Zana Briski Returns to Photography

Zana Briski onstage at the 2006 Sundance Awards Night at the Sundance Film Festival
Peter Kramer/Getty Images Entertainment/Getty Images

In the late 1990s, Zana Briski, a London-born Cambridge University theology student turned photographer, ventured to India to document, as she puts it, "the particular hells that women can go through; sex-selective abortion, dowry deaths, the treatment of widows, child marriages." It was never her intention, she says, to photograph prostitutes until she was introduced to Sonagachi, the red light district of Calcutta.

When I entered the red-light district I had a very strong feeling of recognition and I knew that this was why I had come to India," she says in an e-mail interview. "I spent two years gaining access - it took me that long to be offered a room in a brothel so I could live there. I photographed the women when conditions allowed and spent day after day just hanging around, watching, listening.

Fate took yet another turn when Briski began interacting with the children of the prostitutes. "I would play with the children and let them use my camera. They wanted to learn photography - that was their idea not mine. So I bought point-and-shoot film cameras and chose several kids who were most eager and committed and started to teach them in formal classes," she says.

From the very first class, she adds, "I knew something special was happening and that I needed to film what was going on. I had never picked up a video camera before, but I bought one and started filming as I was teaching the kids and living in the brothel."

Eventually, Briski persuaded her friend, filmmaker Ross Kauffman, to join her in India. Over the next two years, the pair documented Briski's efforts not just to teach the children photography, but to get them into good schools where they might have a chance at a more hopeful future.

The result was "Born Into Brothels," a gritty and poignant account of Briski's time with the red-light kids of Calcutta, as they came to be known. At turns joyous and heartbreaking, the film focuses on eight of the kids in particular, including Kochi, a painfully shy girl who almost certainly faces a life in prostitution unless she can escape the poverty and despair of Sonagachi and gain admission to a boarding school; and Avijit, the most gifted of Briski's students who nonetheless nearly gives up on photography after his mother is murdered. With the kind of eloquence that comes only from children, Avijit tells an interviewer early in the film, "there is nothing called hope in my future."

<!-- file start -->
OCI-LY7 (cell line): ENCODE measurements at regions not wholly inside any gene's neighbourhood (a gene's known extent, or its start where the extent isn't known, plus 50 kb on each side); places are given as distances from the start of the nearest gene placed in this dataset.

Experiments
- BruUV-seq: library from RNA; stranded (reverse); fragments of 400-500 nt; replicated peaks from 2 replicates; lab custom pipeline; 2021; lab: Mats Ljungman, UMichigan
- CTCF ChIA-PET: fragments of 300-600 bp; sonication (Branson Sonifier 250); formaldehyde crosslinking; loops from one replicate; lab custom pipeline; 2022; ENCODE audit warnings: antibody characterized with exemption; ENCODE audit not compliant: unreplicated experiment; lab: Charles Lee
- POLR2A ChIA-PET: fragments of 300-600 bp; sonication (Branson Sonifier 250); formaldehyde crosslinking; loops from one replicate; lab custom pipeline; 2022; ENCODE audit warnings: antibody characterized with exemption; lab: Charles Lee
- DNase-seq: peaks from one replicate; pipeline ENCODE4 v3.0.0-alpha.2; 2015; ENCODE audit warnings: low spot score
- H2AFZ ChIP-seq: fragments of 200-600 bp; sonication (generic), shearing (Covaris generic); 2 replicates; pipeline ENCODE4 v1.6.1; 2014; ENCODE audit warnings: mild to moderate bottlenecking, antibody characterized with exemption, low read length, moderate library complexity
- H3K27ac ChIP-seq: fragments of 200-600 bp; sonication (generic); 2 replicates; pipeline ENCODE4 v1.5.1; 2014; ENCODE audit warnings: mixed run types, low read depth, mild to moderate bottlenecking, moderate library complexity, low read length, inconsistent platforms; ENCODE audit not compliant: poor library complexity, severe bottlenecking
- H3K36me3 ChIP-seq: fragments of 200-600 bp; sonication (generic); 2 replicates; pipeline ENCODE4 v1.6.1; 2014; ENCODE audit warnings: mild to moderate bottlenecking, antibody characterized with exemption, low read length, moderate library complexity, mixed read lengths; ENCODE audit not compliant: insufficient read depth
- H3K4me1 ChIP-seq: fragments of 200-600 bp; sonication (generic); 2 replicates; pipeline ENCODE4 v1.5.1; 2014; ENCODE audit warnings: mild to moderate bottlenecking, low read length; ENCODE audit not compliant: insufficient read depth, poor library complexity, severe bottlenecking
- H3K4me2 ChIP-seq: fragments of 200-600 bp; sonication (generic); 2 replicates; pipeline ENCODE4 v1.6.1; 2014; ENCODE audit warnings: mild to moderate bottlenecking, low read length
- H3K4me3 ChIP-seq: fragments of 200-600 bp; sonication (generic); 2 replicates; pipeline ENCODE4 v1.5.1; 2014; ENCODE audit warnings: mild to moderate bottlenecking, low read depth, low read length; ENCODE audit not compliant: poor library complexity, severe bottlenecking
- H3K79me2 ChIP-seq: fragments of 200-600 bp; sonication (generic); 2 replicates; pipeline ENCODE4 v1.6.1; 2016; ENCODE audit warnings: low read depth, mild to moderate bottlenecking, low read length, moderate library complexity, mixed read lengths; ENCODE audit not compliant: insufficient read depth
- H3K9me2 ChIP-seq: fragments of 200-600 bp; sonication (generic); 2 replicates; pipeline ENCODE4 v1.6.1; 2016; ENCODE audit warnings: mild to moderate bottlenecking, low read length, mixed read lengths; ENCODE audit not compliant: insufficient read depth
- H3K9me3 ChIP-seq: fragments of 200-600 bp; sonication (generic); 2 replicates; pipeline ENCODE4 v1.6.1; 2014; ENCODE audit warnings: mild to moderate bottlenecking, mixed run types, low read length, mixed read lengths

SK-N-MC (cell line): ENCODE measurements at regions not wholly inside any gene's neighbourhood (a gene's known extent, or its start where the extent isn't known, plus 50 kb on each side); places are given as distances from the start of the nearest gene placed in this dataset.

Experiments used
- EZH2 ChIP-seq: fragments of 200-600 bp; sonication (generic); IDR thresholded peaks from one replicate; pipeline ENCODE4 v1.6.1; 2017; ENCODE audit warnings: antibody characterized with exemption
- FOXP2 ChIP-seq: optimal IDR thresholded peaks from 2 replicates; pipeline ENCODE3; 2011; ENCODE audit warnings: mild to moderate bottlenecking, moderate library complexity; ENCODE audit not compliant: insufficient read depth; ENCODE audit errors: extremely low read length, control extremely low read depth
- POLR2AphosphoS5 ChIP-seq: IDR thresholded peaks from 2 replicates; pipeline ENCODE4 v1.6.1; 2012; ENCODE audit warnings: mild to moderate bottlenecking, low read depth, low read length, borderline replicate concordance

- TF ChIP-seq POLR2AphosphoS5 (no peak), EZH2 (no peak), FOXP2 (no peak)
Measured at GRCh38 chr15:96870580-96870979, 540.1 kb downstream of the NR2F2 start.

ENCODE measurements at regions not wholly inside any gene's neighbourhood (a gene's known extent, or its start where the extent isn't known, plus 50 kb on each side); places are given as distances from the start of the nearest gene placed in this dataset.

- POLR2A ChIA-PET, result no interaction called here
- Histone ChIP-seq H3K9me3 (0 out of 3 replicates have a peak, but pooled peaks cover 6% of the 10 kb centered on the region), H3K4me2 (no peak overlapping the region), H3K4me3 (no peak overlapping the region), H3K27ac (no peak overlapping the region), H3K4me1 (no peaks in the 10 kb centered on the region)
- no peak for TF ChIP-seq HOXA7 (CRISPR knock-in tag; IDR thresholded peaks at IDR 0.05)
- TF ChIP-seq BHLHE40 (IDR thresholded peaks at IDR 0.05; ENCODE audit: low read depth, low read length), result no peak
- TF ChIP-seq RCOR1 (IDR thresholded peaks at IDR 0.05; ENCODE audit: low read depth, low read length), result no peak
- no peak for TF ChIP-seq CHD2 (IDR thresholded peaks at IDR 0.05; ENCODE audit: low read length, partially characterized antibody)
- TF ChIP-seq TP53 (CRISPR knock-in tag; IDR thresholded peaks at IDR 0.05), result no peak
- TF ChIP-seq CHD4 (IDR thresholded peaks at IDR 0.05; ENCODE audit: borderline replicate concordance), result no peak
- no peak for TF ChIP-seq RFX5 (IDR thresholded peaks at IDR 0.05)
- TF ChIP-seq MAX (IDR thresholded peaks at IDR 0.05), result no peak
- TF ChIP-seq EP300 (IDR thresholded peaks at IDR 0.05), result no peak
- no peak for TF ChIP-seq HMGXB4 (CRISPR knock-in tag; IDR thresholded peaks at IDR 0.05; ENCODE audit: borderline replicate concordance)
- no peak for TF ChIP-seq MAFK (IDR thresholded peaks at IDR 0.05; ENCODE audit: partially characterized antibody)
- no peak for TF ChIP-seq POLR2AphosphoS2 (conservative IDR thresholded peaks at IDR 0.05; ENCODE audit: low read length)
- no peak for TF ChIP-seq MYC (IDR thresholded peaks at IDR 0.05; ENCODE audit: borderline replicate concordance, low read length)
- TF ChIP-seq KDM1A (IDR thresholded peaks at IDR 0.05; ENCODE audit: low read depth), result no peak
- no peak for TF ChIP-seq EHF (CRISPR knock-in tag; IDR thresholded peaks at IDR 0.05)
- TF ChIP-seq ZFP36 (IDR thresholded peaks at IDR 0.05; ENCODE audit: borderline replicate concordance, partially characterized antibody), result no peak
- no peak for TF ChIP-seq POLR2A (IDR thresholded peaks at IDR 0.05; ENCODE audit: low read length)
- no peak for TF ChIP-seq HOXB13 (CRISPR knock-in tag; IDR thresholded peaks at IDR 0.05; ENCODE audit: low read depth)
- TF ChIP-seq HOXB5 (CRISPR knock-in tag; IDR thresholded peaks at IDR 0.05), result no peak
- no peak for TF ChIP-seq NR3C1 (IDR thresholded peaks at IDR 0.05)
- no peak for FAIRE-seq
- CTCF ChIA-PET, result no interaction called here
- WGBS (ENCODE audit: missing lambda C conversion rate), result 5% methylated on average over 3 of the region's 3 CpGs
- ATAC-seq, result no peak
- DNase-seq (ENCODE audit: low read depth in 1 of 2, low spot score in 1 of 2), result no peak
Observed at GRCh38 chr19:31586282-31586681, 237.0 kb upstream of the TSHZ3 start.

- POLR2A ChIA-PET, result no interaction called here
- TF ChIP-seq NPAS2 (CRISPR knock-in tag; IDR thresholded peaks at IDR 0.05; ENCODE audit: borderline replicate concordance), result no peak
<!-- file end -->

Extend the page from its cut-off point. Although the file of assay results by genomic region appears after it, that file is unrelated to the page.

Shot on a shoestring budget, in a setting light-years from Hollywood, "Brothels" might have languished in obscurity. But the film not only garnered raves from critics; it won the 2004 Academy Award for best documentary feature. Meanwhile, a book of the children's photos was published and Briski set up a foundation, Kids With Cameras, to help pay for their schooling.

Sadly, fairy-tale endings are all-too-rare. Even with funding and encouragement not all of the red light kids, now young adults, have fared well in the intervening years. Briski confirmed a BBC report that one of the girls featured in the film later became a prostitute. She did so "by choice and I respect her choice," Briski says. "I don't consider that a failure or a shame. I trust she knows what is best for her."

Many of the other children did go on to school in India, some even in the United States. Briski said Kochi studied at a prestigious school in Utah for several years before returning to India to finish her education. And recently Avijit, the child prodigy in "Brothels," graduated from NYU's film school. "Amazing," Briski says. "I am so proud of him and all he has accomplished."

Most people, having won an Oscar for their very first film, might be expected to continue on that path. But Briski felt pulled to return to her first love, photography, and a project called "Reverence," in which she photographs insects around the world.

Asked why she chose not to continue with filmmaking, Briski, 45, says even after winning an Oscar:

"I do not consider myself to be a documentary filmmaker or a journalist. I move through the world in an open way and I respond to what is around me. 'Born Into Brothels' and 'Kids With Cameras' were not planned in any way. They were a response to what I discovered in the world."

"Photography is my medium," she adds. "I am a traditional black-and-white photographer and I still shoot film and work in the darkroom."

"Reverence," Briski says, came to her "through dreams of a praying mantis. The experience was so strong that I had to pay attention. Strange praying mantis 'coincidences' would happen and I began to follow the clues" - clues that have taken her to 18 countries to photograph and film mantids and other insects over the past seven years. Currently she's photographing jaguars in Brazil.

If all goes as planned, the culmination of Briski's work will be a traveling museum with large-scale photographs, film and music. The project, which Briski hopes to open when she receives enough funding, "is about respect of all life forms and changing our point of view.

"Not so different," she adds, "from what I did in the brothels - bringing attention to those who are feared, ignored, abused, from their point of view."